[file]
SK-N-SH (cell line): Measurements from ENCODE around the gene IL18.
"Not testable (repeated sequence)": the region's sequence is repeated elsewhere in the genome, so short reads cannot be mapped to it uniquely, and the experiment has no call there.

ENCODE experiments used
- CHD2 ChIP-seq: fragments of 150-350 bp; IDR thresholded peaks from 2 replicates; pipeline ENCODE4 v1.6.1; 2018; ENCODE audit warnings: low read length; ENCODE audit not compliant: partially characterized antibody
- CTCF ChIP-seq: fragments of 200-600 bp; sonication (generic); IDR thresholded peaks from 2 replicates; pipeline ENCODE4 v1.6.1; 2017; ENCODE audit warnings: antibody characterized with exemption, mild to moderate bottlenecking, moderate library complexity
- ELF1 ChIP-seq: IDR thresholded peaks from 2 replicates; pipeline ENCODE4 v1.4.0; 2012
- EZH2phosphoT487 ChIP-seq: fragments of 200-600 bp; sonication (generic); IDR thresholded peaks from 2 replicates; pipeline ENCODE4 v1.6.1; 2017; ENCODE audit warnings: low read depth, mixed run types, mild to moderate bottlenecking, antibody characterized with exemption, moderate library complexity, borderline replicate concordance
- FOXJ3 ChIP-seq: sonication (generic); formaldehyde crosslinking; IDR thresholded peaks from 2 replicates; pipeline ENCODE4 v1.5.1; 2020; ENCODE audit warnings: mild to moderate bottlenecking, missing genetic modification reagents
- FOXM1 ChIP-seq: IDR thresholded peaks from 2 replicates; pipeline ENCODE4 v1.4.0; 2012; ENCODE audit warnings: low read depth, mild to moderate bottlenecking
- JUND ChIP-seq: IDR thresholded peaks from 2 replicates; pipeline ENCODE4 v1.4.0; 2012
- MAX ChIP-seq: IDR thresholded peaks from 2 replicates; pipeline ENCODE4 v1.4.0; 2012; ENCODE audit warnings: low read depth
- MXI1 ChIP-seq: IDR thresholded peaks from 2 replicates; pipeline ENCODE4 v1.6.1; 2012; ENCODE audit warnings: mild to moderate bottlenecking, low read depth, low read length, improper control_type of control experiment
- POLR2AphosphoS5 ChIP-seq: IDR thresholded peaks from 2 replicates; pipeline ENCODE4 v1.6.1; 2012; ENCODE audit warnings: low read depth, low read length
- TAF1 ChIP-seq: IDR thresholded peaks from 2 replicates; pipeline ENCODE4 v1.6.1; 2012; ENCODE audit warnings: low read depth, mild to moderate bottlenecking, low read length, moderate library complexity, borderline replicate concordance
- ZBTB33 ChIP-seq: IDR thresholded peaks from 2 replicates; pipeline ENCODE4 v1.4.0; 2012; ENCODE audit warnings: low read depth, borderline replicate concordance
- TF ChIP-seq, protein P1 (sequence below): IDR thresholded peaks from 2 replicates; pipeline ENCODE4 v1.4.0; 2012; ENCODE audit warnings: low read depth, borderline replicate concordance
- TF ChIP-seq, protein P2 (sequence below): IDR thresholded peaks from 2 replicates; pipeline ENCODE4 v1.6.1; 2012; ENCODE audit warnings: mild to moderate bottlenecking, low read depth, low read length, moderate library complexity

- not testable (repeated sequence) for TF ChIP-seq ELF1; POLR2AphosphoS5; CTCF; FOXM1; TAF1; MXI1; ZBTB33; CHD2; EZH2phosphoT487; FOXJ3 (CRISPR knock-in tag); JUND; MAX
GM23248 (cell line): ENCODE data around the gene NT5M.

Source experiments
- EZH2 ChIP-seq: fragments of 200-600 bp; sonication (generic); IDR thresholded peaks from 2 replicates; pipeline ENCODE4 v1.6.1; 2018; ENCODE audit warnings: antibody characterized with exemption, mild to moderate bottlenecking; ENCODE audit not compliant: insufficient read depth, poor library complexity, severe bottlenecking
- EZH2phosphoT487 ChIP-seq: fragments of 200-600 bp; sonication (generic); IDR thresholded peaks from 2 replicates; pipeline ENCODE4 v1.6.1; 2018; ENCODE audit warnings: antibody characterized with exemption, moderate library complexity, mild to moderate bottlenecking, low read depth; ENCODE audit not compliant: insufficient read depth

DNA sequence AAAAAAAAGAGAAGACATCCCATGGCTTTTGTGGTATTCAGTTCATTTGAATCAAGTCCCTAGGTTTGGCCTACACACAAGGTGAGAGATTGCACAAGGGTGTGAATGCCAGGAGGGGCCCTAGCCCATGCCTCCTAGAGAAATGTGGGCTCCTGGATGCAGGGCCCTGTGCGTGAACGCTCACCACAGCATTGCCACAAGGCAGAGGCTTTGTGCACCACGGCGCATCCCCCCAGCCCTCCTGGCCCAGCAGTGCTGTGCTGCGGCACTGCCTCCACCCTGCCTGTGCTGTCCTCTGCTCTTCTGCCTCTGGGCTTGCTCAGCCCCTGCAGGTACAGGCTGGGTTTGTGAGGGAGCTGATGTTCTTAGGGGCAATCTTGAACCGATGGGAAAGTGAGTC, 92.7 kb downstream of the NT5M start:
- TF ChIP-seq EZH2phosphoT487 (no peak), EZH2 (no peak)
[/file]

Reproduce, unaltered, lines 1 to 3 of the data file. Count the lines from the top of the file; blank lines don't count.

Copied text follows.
SK-N-SH (cell line): Measurements from ENCODE around the gene IL18.
"Not testable (repeated sequence)": the region's sequence is repeated elsewhere in the genome, so short reads cannot be mapped to it uniquely, and the experiment has no call there.

ENCODE experiments used